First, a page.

• we hear this all the time..

        @itpro_z.. BUT.. what will the Playbook do that the iPad won't? no one has an answer.. just vague BS... enterprise this and that.. but can't point to anything concrete.. i have not heard anyone point to any concrete anything that the Playbook will do an the iPad won't that makes it more "enterprise ready".. Citrix, SAP that are responsible for the security and confidential files of Fortune 500 companies and have embrace the iPad have apps for it etc..

        these enterprise ready claims are complete and utter BS and everyone knows it... please point to anything concrete that makes the Playbook more "enterprise ready" than an iPad.
      • RE: RIM:

        @doctorSpoc, many corporations who are already using BlackBerry smartphones talk about how the PlayBook will very easily plug into their existing network.

        Something else RIM has been talking about is giving enterprise the ability to rollout installations of apps easily over a larger number of units. Compared to the iPad which apps have to be installed individually through iTunes. Also the ability for IT lock down or disable certain features easily. Corporations like the idea of a multi-touch device, but there's a lot of issues where iPad doesn't fit their needs and RIM is looking to address this.
      • RE: RIM:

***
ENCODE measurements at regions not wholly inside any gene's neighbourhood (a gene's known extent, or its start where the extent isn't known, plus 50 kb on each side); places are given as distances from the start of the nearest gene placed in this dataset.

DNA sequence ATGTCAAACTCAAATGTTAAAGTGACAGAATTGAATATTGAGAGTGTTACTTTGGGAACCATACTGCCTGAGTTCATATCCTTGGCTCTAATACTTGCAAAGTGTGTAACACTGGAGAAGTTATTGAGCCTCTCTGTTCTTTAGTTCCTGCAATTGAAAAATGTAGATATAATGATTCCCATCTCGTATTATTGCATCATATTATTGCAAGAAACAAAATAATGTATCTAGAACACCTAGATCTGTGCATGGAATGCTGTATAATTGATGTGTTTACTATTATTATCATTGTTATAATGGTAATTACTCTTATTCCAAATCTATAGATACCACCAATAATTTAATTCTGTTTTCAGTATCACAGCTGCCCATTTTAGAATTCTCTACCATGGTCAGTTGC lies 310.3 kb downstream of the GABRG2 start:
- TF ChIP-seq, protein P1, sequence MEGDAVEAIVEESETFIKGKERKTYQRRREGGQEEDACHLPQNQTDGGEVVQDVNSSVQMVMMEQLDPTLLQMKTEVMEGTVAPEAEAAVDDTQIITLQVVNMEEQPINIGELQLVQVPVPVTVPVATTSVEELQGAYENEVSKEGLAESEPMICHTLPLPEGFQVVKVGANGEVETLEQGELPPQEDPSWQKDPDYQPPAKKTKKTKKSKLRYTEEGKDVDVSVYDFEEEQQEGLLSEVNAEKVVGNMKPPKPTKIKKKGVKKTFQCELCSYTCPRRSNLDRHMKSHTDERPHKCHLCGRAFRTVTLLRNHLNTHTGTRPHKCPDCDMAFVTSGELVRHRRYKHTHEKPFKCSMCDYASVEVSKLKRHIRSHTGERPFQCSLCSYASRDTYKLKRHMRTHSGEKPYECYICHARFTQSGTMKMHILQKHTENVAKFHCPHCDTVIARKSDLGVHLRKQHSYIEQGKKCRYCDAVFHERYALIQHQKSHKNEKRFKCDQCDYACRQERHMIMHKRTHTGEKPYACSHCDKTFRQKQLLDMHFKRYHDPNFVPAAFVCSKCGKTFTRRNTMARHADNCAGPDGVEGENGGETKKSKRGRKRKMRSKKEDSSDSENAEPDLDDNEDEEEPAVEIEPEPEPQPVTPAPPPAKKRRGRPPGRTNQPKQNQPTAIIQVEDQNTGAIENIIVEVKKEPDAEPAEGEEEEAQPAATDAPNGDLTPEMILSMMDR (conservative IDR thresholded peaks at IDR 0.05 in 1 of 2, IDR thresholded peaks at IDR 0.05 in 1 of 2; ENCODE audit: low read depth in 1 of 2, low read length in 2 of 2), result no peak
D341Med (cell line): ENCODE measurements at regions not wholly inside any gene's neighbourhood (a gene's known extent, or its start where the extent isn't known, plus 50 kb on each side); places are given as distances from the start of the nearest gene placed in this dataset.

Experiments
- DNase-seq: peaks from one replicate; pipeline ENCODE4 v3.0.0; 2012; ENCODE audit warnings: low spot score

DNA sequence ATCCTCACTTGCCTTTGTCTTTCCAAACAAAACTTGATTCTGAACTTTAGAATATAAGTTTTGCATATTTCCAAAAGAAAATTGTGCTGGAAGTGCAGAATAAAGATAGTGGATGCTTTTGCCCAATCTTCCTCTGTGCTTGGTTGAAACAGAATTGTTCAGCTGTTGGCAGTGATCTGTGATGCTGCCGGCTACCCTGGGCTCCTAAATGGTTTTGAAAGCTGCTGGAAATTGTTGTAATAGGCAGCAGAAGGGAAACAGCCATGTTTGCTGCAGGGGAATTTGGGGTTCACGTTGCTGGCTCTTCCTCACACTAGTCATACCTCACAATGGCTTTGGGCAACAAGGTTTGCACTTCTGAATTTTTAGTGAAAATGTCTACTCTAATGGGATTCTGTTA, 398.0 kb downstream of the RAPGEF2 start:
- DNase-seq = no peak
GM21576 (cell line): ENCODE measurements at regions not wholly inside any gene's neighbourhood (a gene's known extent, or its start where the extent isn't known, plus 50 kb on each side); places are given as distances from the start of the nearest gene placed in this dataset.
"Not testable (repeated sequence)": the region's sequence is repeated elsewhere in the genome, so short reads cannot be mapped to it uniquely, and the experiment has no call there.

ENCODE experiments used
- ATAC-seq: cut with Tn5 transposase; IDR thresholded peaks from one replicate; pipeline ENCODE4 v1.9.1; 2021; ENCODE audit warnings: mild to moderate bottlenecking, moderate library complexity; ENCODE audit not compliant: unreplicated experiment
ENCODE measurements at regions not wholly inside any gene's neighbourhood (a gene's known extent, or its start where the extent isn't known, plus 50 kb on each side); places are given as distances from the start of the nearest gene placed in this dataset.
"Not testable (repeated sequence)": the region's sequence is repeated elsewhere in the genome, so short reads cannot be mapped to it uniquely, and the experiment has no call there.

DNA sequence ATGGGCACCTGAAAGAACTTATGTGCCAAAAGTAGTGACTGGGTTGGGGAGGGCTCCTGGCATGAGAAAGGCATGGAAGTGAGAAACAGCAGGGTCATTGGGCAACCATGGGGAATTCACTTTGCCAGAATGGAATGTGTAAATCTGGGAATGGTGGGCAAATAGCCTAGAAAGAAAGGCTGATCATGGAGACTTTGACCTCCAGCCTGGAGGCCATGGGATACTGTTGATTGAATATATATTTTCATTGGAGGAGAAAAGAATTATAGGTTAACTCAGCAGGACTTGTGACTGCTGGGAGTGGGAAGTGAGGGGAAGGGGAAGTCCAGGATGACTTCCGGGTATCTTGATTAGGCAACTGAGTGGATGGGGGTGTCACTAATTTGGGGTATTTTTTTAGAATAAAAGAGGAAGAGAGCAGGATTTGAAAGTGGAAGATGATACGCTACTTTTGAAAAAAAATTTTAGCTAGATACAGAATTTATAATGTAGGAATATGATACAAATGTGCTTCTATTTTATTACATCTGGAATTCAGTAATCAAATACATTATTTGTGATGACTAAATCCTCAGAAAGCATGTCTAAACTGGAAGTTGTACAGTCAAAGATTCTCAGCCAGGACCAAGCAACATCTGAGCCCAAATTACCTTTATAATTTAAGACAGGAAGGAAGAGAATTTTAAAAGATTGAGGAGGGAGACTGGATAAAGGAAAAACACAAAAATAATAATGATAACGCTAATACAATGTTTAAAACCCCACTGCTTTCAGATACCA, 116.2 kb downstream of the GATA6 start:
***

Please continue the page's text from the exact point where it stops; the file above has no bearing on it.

@Matt_Fabb@... <br><br><i>many corporations who are already using BlackBerry smartphones talk about how the PlayBook will very easily plug into their existing network.</i><br><br>it doesn't connect into anything in any special way.. it's a WiFi only device.. it's has no cellular connection option.. it can't even be tethered to anything other than a blackberry.. that is just stupid! these guys are shooting themselves in the foot right out of the door.. right there..<br><br><i>Something else RIM has been talking about is giving enterprise the ability to rollout installations of apps easily over a larger number of units. Compared to the iPad which apps have to be installed individually through iTunes.</i><br><br>This is just completely and utterly false.. Apple likewise has an Enterprise program for distribution your own in house apps and apps available in the app store outside of iTunes and even remotely.. this is just pure ignorance we are talking about here on your part..<br><br><i>Also the ability for IT lock down or disable certain features easily. Corporations like the idea of a multi-touch device, but there's a lot of issues where iPad doesn't fit their needs and RIM is looking to address this.</i><br><br>again.. you're speak from ignorance here.. apple likewise has tools for IT departments to configure devices, do remote wipes, remote app updates and installation... etc<br><br>so you are zero for 3.. none of the things you mentioned are things that aren't available on an iPad.. <br><br>see the thing is you haven't actually looked into it (doesn't seem to stop you from talking about it though.. lol), but enterprises that have looked into realize that it has the hooks and controls they need, the security they need.. you honestly think that companies like Citrix and SAP would be bullish on the platform if it was viable and secure??<br><br>as i said.. this comes down to straight up ignorance.. the level of ignorance is absolutely astounding.. and people like you make false assumptions and then are willing to speak with a degree of authority on things you are blissfully ignorant of.. aren't you in the least be embarrassed that every thing you wrote here is false and obviously just wrong assumption that you have made without ever bothering to check out in the least?? some of you people are a joke!<br><br><a href="http://developer.apple.com/programs/ios/enterprise/" target="_blank" rel="nofollow">http://developer.apple.com/programs/ios/enterprise/</a>